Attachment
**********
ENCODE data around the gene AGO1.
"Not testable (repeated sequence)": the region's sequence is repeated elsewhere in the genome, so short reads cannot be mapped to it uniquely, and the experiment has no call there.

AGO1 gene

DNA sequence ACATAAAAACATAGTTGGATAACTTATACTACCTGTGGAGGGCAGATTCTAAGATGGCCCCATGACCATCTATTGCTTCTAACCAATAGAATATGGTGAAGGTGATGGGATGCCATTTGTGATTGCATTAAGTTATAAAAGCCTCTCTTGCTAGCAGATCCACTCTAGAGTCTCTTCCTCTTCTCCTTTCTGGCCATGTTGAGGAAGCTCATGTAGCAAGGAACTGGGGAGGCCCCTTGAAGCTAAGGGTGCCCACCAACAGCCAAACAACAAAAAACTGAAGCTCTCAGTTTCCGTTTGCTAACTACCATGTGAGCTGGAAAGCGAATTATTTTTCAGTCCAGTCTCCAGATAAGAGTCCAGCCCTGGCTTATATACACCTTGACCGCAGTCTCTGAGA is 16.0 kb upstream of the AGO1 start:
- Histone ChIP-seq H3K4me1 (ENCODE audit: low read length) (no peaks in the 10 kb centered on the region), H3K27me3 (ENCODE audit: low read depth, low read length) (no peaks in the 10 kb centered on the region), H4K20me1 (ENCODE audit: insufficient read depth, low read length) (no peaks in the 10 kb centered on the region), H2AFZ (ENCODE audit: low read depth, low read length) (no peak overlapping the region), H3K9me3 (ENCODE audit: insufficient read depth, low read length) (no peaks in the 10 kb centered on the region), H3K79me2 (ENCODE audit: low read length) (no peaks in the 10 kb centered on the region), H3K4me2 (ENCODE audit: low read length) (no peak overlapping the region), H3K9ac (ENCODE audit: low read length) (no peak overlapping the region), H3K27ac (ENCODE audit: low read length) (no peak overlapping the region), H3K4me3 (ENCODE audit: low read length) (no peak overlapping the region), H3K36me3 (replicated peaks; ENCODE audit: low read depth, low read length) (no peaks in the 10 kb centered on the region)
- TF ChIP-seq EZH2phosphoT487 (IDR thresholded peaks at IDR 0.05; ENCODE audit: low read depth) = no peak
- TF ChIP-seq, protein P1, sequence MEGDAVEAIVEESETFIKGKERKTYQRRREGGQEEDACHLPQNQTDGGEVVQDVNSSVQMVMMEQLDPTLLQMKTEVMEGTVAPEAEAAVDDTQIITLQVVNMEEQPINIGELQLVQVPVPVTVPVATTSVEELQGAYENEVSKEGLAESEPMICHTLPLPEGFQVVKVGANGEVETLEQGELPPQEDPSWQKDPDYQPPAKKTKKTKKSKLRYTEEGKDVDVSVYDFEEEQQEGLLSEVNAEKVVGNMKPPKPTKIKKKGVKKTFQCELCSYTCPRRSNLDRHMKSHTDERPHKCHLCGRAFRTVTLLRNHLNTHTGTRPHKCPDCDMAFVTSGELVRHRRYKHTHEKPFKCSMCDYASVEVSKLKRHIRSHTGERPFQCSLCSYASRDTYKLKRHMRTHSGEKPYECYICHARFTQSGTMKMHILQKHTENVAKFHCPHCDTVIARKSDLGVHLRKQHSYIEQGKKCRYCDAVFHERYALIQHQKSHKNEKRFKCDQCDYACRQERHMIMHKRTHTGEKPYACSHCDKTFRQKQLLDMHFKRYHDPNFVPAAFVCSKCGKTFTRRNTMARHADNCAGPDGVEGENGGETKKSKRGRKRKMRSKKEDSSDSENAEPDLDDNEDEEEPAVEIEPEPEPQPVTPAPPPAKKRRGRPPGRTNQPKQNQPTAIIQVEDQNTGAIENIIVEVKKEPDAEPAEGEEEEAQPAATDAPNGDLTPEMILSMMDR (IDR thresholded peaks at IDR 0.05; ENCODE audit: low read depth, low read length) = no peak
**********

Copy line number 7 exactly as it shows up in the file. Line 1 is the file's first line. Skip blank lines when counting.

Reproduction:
- TF ChIP-seq, protein P1, sequence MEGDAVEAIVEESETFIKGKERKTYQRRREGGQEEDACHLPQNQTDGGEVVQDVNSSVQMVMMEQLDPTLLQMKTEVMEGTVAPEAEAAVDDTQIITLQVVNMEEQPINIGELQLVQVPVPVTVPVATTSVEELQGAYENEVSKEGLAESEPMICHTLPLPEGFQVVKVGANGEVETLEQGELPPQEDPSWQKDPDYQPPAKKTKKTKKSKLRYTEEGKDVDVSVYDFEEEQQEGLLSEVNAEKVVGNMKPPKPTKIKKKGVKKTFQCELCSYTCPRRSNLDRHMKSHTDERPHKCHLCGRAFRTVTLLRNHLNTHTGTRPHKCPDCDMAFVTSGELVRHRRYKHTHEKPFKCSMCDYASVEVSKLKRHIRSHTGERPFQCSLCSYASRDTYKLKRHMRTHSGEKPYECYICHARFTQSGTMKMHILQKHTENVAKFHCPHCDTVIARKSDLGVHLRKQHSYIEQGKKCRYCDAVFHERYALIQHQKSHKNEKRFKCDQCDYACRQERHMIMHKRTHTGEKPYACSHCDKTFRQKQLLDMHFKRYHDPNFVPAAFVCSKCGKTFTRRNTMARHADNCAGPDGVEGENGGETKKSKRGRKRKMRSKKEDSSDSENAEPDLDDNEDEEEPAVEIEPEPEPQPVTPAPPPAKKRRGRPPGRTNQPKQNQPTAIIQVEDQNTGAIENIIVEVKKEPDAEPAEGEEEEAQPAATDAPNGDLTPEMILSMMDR (IDR thresholded peaks at IDR 0.05; ENCODE audit: low read depth, low read length) = no peak